Infant Dies From Complicated Vaginal Delivery and Delayed C-Section


This case involves a twenty-eight-year-old pregnant female who presented to the labor and delivery unit of a hospital complaining of contractions. Upon admission, the fetal heart rate monitor showed a heart rate of 125-140 as the mother had contractions every two to four minutes. Approximately one hour later, the monitor showed persistent variable decelerations, which prompted caregivers to move the patient to her left side. An hour later, the decelerations persisted and the patient was moved to her right side. Two hours later, a cervidil was inserted and monitors were still showing subtle decelerations. Plans for a C-section were discussed with the patient but did not take place for an additional two hours. The baby was delivered via C-section with Apgar scores being one, six, and eight. The initial pediatric neurology note indicated that the infant was deeply cyanotic with no spontaneous movement evident. The baby developed oliguria with associated protein and blood loss in the urine. A head ultrasound was performed that demonstrated cerebral edema and an MRI indicated severe hypoxia.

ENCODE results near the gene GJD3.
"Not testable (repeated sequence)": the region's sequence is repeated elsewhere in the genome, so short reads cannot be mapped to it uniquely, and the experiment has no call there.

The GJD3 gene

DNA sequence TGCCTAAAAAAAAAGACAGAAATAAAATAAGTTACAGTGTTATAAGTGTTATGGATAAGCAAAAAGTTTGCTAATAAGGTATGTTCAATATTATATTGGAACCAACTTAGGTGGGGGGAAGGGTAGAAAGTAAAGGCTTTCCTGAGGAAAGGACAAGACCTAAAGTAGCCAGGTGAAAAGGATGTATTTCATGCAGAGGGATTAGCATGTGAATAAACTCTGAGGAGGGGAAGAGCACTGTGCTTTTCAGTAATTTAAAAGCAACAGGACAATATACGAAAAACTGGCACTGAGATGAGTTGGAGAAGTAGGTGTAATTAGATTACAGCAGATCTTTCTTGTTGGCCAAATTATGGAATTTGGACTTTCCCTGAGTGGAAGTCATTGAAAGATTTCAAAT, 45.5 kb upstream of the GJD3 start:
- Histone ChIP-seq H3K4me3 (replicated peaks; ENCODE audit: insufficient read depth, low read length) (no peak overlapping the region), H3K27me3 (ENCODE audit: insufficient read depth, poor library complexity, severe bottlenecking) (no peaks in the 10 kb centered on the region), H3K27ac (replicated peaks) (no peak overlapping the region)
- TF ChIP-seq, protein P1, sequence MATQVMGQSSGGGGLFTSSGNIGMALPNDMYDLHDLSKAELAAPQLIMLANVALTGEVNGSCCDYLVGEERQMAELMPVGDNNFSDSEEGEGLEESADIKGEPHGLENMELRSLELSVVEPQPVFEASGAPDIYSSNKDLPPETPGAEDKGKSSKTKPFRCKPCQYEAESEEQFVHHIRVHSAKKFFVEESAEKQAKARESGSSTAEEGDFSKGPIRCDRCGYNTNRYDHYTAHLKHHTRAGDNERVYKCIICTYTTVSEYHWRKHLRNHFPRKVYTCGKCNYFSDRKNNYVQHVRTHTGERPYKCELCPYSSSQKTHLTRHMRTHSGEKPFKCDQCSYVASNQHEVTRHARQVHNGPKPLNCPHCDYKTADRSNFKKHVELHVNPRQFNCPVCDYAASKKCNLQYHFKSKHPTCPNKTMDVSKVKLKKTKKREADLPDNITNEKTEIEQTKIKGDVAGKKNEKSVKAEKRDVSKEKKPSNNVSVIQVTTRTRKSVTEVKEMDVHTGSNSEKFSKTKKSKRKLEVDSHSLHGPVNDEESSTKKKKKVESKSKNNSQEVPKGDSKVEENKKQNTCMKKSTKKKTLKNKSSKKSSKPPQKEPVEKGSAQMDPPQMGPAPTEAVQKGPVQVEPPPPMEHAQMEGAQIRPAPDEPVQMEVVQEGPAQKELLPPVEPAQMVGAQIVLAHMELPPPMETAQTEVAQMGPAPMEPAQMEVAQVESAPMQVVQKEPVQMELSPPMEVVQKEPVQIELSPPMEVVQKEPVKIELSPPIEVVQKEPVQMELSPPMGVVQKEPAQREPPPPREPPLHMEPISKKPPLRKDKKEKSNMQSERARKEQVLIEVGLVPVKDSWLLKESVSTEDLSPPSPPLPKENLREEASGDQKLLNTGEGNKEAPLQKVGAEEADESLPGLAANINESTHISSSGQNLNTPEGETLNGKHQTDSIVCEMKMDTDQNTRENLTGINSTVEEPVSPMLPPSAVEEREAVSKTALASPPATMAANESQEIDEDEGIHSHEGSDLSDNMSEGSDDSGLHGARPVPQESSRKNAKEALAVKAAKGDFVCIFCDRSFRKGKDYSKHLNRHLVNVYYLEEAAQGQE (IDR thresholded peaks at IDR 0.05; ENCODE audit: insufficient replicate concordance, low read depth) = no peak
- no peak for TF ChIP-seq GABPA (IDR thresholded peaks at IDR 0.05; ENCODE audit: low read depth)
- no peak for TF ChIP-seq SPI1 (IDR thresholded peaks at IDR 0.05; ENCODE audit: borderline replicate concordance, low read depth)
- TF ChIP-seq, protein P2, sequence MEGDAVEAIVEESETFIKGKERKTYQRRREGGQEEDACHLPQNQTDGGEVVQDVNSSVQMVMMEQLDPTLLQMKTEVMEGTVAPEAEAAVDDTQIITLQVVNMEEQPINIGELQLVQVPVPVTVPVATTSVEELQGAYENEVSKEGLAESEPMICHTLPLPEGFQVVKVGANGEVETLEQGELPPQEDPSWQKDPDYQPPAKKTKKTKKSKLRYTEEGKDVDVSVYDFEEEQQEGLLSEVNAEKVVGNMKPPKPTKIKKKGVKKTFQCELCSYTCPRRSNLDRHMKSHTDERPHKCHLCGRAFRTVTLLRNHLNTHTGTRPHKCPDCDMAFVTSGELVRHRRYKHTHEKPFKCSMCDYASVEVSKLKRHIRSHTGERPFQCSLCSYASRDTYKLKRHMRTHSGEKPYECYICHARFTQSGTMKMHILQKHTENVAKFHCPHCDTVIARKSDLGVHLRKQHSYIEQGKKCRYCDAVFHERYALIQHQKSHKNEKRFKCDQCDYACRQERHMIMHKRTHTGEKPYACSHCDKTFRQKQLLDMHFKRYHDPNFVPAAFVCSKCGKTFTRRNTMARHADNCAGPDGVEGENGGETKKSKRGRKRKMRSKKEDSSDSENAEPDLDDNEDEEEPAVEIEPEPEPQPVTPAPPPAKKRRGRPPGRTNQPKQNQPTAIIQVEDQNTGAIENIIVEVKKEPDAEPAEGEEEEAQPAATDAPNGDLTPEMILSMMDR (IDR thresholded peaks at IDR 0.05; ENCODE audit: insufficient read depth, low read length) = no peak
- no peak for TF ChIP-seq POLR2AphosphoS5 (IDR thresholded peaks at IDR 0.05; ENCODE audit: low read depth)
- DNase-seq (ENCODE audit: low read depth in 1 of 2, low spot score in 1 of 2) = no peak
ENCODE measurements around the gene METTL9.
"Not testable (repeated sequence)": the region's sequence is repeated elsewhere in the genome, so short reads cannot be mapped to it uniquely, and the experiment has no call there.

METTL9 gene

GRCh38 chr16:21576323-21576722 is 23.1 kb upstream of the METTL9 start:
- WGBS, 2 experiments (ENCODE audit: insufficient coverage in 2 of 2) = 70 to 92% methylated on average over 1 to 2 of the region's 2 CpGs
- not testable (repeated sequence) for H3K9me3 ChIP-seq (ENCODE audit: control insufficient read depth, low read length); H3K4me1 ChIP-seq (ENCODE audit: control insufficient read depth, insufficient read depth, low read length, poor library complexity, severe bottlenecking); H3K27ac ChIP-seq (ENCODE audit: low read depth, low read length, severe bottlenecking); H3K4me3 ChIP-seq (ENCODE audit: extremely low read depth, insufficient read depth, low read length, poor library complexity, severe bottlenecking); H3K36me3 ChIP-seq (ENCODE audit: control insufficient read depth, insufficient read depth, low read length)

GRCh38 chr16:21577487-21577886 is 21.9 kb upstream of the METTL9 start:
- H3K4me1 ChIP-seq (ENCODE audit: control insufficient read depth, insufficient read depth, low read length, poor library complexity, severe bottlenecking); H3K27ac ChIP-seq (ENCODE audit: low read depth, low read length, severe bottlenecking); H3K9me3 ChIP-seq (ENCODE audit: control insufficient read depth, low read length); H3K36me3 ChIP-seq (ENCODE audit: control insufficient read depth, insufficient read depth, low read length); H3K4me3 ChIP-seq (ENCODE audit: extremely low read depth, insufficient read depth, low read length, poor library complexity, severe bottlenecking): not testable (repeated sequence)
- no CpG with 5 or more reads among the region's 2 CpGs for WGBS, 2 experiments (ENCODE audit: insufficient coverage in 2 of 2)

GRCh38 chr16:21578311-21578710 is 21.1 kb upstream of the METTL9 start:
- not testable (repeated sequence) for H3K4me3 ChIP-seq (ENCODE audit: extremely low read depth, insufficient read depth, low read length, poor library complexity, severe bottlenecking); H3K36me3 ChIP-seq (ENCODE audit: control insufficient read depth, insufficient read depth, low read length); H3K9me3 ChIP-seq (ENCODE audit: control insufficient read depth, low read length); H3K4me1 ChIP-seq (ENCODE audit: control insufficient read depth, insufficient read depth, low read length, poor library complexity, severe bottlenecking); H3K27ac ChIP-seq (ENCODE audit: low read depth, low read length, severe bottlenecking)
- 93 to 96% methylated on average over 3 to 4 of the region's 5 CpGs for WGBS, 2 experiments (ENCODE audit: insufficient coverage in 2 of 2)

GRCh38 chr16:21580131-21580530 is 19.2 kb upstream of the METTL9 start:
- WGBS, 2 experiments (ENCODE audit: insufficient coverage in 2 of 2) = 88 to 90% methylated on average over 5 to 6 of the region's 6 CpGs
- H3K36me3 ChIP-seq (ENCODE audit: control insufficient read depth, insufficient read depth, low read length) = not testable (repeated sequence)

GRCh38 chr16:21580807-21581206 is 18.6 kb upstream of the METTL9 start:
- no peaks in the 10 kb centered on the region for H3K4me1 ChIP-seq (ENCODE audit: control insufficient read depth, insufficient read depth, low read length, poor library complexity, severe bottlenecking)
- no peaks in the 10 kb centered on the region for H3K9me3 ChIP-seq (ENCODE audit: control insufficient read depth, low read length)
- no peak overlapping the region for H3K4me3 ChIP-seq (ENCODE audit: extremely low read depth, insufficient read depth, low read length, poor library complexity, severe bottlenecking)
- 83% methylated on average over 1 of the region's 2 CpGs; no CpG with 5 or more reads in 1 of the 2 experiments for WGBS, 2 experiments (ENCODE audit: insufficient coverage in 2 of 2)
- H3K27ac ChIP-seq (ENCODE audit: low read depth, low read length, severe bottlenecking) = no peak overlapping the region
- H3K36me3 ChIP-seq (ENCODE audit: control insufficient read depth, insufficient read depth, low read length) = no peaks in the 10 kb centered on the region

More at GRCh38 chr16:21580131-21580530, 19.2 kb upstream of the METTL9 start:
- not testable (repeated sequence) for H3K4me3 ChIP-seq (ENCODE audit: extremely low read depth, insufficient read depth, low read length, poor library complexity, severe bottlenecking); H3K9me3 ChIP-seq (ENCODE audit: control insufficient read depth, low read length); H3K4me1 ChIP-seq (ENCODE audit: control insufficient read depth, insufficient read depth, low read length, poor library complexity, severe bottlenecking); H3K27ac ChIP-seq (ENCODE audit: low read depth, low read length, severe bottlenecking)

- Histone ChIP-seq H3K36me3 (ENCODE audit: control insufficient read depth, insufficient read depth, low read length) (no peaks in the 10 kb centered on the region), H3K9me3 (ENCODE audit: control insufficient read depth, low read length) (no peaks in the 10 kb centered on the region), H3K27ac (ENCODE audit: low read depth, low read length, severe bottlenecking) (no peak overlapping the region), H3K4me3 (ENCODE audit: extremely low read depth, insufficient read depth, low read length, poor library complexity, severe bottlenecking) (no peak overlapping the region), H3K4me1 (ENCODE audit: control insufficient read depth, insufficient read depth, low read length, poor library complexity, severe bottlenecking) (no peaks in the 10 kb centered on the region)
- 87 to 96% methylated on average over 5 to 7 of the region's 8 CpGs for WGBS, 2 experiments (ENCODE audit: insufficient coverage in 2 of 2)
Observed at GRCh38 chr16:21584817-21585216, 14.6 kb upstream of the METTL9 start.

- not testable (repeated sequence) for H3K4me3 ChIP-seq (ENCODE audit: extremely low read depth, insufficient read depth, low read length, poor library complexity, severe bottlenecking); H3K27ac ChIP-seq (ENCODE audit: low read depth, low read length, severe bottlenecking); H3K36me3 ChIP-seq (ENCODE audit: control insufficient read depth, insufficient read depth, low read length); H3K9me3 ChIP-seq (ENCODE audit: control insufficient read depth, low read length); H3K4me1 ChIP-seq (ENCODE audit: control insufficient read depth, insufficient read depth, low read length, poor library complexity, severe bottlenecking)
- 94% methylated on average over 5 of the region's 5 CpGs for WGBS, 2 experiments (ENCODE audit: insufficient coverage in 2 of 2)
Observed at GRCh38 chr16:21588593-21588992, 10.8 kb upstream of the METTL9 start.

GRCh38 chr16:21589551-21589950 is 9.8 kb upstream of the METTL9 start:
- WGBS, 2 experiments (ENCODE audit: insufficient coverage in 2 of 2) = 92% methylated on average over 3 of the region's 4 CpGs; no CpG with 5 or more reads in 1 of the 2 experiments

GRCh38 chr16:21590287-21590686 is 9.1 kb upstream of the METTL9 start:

Question(s) For Expert Witness

  • 1. Did the physician's decision to wait several hours before delivering via C-section contribute to this infant's illness?

Expert Witness Response E-005707

If one of the arrest or protraction disorders is identified, which seemed to be the case here, and there is a failure to respond to conservative measures, or if the fetal heart pattern is nonreassuring, expedient delivery is justified. This includes operative vaginal delivery or cesarean delivery as indicated. Operative delivery with use of forceps or vacuum must be performed by an experienced provider. One should be aware of the increased associations for shoulder dystocia and neonatal injury with operative vaginal delivery in the setting of abnormal labor. I believe there were multiple signs that this delivery was complicated and the physicians may have waited too long in opting for a C-section to prevent neonatal injury.

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